Hello everyone!

I figured since I've been the local science-news geek recently, I'd bring you this interesting little article about a new development in game theory and its possible uses in Peer 2 Peer programs (think Kazaa, Morpheus, etc..). You can find the full article: here

Basically, a researcher has found that society in general cooperates by punishing those who "free-load," or who use the resources, but don't contribute anything of their own volition (I can think of some people on this message board that this applies to ). The thought is that if a punishment system were instituted in a cooperative system, people wouldn't be tempted to "free-load," so to speak, and there would be more participation. This means that just grabbing MP3s from another computer via Kazaa and not sharing anything of your own would eventually lead to a download limit, or some other such punishment for their lack of participation.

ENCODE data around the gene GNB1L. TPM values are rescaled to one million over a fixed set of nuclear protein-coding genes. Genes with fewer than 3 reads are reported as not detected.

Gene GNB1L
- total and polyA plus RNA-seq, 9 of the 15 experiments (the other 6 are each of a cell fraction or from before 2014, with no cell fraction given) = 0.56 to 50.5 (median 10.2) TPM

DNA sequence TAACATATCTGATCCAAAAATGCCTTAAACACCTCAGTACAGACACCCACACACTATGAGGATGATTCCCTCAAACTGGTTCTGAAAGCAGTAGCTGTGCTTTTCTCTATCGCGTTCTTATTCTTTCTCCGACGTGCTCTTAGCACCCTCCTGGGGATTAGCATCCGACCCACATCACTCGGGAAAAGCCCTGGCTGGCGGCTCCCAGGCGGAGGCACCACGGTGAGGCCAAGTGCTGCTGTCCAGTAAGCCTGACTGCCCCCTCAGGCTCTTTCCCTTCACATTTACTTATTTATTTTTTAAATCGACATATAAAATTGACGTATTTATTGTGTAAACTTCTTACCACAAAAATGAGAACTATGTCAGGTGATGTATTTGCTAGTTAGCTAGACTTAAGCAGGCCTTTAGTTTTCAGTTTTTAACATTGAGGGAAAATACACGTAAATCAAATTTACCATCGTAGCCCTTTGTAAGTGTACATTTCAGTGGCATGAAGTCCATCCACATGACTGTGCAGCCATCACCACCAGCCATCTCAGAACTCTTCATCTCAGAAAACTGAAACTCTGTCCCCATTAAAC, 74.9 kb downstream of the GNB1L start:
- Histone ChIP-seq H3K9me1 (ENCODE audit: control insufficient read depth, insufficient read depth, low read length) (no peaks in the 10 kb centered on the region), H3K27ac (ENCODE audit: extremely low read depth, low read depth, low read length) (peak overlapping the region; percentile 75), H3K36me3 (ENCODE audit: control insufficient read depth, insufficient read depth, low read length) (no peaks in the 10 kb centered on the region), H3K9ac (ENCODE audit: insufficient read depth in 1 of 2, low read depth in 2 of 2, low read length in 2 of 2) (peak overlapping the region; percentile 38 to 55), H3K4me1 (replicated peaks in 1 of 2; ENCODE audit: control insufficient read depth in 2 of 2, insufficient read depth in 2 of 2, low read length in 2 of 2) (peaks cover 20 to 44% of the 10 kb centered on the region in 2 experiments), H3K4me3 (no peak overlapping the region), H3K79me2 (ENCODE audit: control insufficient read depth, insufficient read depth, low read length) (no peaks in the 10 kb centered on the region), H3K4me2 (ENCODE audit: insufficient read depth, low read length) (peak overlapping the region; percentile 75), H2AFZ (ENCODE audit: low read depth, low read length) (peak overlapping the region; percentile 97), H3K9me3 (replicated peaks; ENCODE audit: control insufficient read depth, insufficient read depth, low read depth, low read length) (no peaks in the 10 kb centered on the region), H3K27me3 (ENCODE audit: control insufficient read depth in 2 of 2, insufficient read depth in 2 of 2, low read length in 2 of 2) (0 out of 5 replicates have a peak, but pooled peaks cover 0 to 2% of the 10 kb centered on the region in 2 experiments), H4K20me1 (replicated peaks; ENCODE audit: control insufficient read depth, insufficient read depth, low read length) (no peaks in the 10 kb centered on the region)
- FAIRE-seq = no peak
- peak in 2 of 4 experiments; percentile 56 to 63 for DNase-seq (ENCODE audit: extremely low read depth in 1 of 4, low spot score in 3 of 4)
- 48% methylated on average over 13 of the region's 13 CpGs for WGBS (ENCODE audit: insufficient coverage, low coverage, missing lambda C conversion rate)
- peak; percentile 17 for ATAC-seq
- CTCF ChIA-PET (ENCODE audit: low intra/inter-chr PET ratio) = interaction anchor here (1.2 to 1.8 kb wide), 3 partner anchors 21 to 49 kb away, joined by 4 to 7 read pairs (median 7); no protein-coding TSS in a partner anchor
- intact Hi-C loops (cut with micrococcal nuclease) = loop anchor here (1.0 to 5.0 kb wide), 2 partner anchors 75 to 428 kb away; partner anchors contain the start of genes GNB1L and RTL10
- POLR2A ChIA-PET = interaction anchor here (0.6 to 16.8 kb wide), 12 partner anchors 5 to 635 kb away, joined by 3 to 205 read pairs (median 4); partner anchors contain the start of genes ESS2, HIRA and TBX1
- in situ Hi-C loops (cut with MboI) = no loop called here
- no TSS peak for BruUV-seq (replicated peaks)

This is very similar to AntiOnline's AntiPoint system, but one could argue that AntiPoints have very little consequence to users who don't care about adding to these forums; what do they care if others don't think highly of them?

It is even possible to maybe institute this punishment system in computer and network security to make sure that people keep up with patches or good security practices.

This sort of system could be implemented in just about any situation where participation and cooperation is necessary for the good of the system. By the way, one of the major reasons I'm posting this at all is because I recently saw "A Beautiful Mind," which is basically the biography of John Nash who made one of the leading theories in Game Theory which is used today in all sorts of economic and war situations.